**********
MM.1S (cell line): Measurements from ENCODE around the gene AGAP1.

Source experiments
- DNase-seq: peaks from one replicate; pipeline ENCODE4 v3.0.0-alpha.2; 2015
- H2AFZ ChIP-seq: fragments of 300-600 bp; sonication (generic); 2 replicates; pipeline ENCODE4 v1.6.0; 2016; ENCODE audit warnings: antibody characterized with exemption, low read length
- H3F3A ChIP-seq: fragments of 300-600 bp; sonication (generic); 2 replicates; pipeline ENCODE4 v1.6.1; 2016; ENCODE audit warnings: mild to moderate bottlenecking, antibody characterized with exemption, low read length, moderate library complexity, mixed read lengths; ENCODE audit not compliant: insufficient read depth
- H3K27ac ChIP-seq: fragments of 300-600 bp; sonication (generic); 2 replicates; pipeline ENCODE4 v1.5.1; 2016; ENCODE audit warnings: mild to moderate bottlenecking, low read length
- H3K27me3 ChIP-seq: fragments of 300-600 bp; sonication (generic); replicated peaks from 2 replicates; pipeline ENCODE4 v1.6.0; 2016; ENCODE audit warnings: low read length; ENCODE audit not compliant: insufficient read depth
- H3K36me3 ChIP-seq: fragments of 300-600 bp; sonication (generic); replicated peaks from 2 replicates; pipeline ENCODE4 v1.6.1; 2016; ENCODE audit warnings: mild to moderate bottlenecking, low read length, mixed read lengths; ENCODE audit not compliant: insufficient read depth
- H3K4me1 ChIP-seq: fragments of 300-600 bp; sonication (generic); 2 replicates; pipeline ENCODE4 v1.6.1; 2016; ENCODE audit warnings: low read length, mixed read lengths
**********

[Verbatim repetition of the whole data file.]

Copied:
MM.1S (cell line): Measurements from ENCODE around the gene AGAP1.

Source experiments
- DNase-seq: peaks from one replicate; pipeline ENCODE4 v3.0.0-alpha.2; 2015
- H2AFZ ChIP-seq: fragments of 300-600 bp; sonication (generic); 2 replicates; pipeline ENCODE4 v1.6.0; 2016; ENCODE audit warnings: antibody characterized with exemption, low read length
- H3F3A ChIP-seq: fragments of 300-600 bp; sonication (generic); 2 replicates; pipeline ENCODE4 v1.6.1; 2016; ENCODE audit warnings: mild to moderate bottlenecking, antibody characterized with exemption, low read length, moderate library complexity, mixed read lengths; ENCODE audit not compliant: insufficient read depth
- H3K27ac ChIP-seq: fragments of 300-600 bp; sonication (generic); 2 replicates; pipeline ENCODE4 v1.5.1; 2016; ENCODE audit warnings: mild to moderate bottlenecking, low read length
- H3K27me3 ChIP-seq: fragments of 300-600 bp; sonication (generic); replicated peaks from 2 replicates; pipeline ENCODE4 v1.6.0; 2016; ENCODE audit warnings: low read length; ENCODE audit not compliant: insufficient read depth
- H3K36me3 ChIP-seq: fragments of 300-600 bp; sonication (generic); replicated peaks from 2 replicates; pipeline ENCODE4 v1.6.1; 2016; ENCODE audit warnings: mild to moderate bottlenecking, low read length, mixed read lengths; ENCODE audit not compliant: insufficient read depth
- H3K4me1 ChIP-seq: fragments of 300-600 bp; sonication (generic); 2 replicates; pipeline ENCODE4 v1.6.1; 2016; ENCODE audit warnings: low read length, mixed read lengths